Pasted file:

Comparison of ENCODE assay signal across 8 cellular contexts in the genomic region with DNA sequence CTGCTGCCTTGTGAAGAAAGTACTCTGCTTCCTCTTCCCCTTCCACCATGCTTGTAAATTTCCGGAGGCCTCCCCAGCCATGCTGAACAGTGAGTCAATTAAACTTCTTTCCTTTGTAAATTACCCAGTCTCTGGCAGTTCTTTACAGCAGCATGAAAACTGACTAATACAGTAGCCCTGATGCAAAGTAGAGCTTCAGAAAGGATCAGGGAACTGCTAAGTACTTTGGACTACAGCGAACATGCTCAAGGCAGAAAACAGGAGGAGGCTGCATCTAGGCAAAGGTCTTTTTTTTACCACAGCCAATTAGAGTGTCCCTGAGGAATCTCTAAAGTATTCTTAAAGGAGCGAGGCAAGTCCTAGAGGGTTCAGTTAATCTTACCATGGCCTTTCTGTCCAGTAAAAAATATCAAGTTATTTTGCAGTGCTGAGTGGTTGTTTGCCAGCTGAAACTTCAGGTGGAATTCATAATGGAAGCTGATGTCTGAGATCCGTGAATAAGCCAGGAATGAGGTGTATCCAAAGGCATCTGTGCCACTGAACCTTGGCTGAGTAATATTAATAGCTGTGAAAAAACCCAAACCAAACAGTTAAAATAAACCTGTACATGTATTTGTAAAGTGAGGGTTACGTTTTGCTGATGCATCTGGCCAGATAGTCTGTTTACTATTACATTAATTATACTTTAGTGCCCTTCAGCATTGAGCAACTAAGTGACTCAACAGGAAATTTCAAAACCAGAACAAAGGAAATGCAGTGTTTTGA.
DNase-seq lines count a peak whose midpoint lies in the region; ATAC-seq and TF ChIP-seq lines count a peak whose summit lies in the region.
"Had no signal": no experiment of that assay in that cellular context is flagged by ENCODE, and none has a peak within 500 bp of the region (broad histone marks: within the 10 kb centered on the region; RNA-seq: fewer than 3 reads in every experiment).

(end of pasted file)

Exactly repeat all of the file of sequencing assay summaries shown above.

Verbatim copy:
Comparison of ENCODE assay signal across 8 cellular contexts in the genomic region with DNA sequence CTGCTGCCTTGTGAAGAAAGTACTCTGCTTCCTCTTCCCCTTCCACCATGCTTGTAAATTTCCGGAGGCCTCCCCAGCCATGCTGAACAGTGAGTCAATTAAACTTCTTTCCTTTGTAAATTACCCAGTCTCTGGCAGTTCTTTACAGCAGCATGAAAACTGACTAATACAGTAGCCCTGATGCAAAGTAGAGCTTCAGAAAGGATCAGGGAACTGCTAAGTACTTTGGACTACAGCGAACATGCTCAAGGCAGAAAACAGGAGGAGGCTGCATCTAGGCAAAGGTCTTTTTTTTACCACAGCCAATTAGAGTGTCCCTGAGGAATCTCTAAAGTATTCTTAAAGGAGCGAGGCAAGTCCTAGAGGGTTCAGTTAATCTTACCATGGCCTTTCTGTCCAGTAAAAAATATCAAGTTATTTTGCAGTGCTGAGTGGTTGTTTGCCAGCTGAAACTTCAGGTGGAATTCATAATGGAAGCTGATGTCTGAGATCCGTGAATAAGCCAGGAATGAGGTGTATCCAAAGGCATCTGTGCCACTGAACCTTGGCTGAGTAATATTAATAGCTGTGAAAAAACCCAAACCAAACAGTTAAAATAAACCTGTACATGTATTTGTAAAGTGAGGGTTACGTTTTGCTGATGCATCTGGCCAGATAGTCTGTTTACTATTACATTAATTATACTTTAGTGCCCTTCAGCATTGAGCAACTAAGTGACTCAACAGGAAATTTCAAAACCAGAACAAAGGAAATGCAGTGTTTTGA.
DNase-seq lines count a peak whose midpoint lies in the region; ATAC-seq and TF ChIP-seq lines count a peak whose summit lies in the region.
"Had no signal": no experiment of that assay in that cellular context is flagged by ENCODE, and none has a peak within 500 bp of the region (broad histone marks: within the 10 kb centered on the region; RNA-seq: fewer than 3 reads in every experiment).